Our whole trip paralleled PEI, but we quickly cut over to the mainland side to get a better angle on the waves, and that yielded an acceptable wallow for about 75% of the trip. The main connection between PEI and the mainland is the Confederation Bridge which was just built in the late 90's. It's about 12 miles long and is quite the sight. Before that, all travel was via ferry.
|Lighthouse with Confederation Bridge in Background|
It was a long day, but we finally made it to Pictou and anchored right near one of the (maybe the only) remaining ferry lines out to the eastern most end of PEI. It's a reasonably well protected spot, and a few evening storms rolling through were a preview of weather for the next day, today.
|Pictou Ferry Terminal with Storm Clouds|
|Approaching Ferry and Storm|
Early this morning, probably around 4:00, the wind kicked up again to 20-25kts as predicted, and our little bay kicked up a lot of chop, but it's still manageable. It's supposed to continue until late this morning then subside slightly, so we are waiting to see what happens. The wind direction will leave us with a side sea the whole trip, so unless things calm down, we'll just sit it out today.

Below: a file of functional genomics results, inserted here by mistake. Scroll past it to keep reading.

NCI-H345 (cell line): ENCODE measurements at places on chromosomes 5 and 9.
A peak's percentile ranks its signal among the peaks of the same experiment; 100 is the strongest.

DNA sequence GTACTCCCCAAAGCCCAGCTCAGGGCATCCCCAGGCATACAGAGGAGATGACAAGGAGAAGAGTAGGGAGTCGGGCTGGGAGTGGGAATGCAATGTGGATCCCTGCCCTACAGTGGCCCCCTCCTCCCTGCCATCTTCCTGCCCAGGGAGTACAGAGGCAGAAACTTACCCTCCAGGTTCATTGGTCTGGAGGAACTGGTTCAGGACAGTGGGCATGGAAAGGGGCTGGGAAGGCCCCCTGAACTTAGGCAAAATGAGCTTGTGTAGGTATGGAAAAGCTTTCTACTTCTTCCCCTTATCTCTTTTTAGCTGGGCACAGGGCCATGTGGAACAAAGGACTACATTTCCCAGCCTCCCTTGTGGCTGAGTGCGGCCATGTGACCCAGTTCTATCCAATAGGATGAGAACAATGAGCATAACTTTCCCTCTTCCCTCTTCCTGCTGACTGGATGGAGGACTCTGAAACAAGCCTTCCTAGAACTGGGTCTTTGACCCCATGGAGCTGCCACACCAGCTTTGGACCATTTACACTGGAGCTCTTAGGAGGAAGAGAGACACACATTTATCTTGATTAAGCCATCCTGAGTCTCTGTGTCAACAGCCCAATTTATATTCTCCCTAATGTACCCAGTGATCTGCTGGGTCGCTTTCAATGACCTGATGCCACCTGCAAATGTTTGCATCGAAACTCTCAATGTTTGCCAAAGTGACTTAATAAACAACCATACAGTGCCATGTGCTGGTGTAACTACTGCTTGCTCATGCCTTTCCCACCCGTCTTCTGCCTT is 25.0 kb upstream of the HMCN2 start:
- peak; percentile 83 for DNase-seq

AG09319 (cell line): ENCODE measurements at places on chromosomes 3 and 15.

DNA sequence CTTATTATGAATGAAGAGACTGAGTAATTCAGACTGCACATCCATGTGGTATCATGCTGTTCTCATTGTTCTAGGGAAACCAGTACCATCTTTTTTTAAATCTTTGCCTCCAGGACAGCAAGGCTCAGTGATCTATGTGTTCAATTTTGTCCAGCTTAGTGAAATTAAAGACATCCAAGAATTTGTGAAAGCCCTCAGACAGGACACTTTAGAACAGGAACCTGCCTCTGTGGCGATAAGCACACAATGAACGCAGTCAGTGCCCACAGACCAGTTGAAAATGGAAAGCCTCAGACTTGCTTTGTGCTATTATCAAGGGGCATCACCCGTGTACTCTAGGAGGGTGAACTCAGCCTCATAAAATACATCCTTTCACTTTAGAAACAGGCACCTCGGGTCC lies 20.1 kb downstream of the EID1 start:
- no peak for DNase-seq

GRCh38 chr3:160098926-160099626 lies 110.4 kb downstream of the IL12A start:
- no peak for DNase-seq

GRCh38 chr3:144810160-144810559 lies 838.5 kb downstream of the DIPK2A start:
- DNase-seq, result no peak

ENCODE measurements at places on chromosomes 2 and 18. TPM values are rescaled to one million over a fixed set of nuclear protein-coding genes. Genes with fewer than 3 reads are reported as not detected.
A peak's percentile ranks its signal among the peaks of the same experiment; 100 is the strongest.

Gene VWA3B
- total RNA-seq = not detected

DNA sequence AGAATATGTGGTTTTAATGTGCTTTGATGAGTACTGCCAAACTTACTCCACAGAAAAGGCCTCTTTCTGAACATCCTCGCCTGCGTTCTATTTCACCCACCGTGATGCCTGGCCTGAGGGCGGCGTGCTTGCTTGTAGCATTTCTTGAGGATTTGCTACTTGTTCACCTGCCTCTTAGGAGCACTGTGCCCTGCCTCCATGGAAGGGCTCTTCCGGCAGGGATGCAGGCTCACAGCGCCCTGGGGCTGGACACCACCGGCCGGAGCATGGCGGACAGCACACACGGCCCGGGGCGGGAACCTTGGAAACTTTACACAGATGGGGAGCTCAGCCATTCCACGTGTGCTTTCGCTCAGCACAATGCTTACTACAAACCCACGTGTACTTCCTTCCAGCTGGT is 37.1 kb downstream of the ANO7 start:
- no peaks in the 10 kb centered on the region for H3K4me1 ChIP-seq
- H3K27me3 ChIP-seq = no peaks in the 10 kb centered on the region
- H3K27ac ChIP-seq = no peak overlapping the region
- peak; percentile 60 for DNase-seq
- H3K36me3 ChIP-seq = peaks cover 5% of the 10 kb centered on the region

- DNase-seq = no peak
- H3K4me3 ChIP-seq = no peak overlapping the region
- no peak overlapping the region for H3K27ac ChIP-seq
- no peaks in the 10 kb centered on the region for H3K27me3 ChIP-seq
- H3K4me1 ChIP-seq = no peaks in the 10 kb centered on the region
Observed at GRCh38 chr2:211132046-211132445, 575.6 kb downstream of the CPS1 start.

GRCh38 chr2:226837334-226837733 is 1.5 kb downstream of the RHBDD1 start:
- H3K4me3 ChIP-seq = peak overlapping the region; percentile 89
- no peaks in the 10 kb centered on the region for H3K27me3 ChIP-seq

From here, we've decided it's time to head home, and we are not going to visit the Bras d'Or lakes and Cape Breton. It's been a long trip, and a learning experience for both of us to see how long we can cruise before getting itchy, missing the kids, missing home, etc. A month is the longest we've ever been away before, and at the end of both of those trips we were ready to go home. We've been at this for 2 months now, and we are both looking forward to getting home. I see other cruisers who pack up their lives for 1, 2, 5, even 10 years and go cruising, but we couldn't do that. Fortunately Maine, Nova Scotia, and Cape Breton are very reachable from home and will definitely be part of a future trip where we can take the time to enjoy them properly.